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on that operation of the mind which is commonly called recollection or intentional memory.
It is evident, that before we attempt to recollect the particular circumstances of any event, that event in general must have been an object of our attention. We remember the outlines of the story, but cannot at first give a complete account of it. If we wilh to recal these circumstances, there are only two ways in which we can proceed. We must either form dif. ferent suppositions, and then consider which of these tallies best with the other circumstances of the event; or, by revolving in our mind the circumstances we remember, we must endeavour to excite the recollection of the other circumstances associated with them. The first of these processes is, properly speaking, an inference of reason, and plainly furnishes no exception to the doctrine already delivered. We have an instance of the other mode of recollection, when we are at a loss for the beginning of a sentence in reciting a composition that we do not perfectly remember; in which case we naturally repeat over, two or three times, the concluding words of the preceding sentence, in order to call up the other words which used to be connected with them in the memory. In this instance, it is evident, that the circumstances we desire to remember, are not recalled to the mind in immediate consequence of an exertion of volition, but are suggested by some other circumstances with which they are connected, independently of our will, by the laws of our constitution.
Notwithstanding, however, the immediate depend. ence of the train of our thoughts on the laws of
association, it must not be imagined that the will possesses no influence over it. This influence, indeed, is not exercised directly and immediately, as we are apt to suppose, on a superficial view of the subject: but it is, nevertheless, very extensive in its effects; and the different degrees in which it is possessed by different individuals, constitute fome of the most striking inequalities among men, in point of intellectual capacity.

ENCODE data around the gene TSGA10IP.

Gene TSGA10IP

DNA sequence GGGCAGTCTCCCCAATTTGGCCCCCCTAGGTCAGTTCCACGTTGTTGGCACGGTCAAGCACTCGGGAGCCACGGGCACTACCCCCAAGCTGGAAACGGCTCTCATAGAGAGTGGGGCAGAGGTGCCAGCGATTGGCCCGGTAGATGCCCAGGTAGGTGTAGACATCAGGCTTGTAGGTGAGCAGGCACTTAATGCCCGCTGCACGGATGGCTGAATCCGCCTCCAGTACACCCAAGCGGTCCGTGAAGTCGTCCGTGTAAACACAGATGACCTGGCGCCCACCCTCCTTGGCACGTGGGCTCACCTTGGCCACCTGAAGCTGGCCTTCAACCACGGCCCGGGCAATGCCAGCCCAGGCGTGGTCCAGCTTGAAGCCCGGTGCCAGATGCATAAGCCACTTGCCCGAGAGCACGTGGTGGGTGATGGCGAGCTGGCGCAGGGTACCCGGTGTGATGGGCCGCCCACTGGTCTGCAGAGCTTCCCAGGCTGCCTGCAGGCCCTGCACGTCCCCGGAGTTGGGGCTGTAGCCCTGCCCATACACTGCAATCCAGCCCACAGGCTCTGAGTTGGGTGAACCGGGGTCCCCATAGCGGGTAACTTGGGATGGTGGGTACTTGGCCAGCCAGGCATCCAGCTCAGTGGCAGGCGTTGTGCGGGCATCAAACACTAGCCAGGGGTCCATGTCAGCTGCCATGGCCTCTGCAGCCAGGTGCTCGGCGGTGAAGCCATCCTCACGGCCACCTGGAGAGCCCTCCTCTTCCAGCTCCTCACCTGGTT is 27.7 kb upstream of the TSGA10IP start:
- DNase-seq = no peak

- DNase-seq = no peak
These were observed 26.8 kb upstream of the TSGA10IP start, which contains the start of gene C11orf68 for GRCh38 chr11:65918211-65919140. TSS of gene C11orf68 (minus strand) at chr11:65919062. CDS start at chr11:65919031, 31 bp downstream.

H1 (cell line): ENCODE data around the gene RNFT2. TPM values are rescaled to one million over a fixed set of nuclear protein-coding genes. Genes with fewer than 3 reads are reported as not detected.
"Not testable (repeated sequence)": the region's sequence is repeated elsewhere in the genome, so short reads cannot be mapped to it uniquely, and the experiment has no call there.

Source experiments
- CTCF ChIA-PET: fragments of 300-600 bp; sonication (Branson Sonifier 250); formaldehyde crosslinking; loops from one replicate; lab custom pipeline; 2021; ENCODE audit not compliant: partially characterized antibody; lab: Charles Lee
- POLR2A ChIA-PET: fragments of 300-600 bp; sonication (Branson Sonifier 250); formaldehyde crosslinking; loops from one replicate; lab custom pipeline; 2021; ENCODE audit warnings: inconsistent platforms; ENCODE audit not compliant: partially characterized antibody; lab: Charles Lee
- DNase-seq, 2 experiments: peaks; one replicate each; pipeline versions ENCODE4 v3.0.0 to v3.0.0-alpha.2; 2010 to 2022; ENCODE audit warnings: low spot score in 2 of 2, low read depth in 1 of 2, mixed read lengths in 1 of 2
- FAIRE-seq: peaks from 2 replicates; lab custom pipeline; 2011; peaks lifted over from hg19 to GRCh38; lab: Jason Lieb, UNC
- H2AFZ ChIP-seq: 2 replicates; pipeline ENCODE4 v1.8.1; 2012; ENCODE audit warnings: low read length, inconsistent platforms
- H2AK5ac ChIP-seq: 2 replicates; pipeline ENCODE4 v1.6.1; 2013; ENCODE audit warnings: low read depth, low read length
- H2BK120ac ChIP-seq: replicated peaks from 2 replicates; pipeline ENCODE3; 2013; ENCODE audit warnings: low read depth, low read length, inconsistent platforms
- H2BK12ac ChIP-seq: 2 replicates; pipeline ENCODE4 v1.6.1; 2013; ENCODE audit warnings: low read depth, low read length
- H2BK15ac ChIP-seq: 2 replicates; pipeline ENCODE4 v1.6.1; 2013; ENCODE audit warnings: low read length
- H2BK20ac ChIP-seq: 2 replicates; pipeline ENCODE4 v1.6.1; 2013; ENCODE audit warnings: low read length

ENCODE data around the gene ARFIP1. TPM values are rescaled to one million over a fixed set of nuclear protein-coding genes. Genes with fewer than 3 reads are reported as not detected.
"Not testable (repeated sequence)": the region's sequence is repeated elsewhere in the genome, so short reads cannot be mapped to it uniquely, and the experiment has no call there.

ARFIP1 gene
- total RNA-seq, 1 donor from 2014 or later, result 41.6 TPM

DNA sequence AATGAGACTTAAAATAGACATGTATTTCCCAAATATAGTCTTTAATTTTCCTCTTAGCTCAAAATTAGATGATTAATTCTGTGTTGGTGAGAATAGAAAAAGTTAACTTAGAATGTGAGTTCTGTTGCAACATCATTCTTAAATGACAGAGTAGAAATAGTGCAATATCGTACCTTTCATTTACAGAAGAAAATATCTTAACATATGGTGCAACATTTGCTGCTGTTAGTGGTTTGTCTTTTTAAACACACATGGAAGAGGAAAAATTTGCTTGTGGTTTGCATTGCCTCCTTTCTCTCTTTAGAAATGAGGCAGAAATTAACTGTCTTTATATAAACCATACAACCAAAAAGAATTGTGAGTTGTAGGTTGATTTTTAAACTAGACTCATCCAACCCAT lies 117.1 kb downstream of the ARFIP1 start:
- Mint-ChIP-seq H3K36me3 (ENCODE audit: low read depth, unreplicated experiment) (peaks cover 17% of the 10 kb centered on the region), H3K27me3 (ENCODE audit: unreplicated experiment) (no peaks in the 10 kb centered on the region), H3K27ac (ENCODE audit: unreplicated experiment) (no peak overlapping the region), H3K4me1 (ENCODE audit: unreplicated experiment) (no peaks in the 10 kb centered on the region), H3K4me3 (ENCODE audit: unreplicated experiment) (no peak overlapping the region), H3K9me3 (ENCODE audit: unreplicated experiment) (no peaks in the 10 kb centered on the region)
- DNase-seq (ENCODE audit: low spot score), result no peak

Of the powers which the mind poffefses over the train of its thoughts, the most obvious is its power of fingling out any one of them at pleasure; of detaining it; and of making it a particular object of attention. By doing so, we not only stop the fuccession that would otherwise take place ;
but, in consequence of our bringing to view the less obvious relations among .our ideas, we frequently divert the current of our thoughts into a new channel. If, for example, when I am indolent and inactive, the name of Sir Isaac Newton accidentally occur to me, it will perhaps suggest, one after another, the names of some other eminent mathemati. cians and astronomers, or of some of his illustrious contemporaries and friends : and a number of them may pass in review before me, without engaging my curiosity in any considerable degree. In a different state of mind, the name of Newton will lead my thoughts to the principal incidents of his life, and the more striking features of his character : or, if my mind be ardent and vigorous, will lead my attention to the sublime discoveries he made ; and gradually engage me in some philosophical in
vestigation. To every object, there are others which bear obvious and striking relations; and others, also, whose relation to it does not readily occur to us, unless we dwell upon it for some time, and place it before us in different points of view.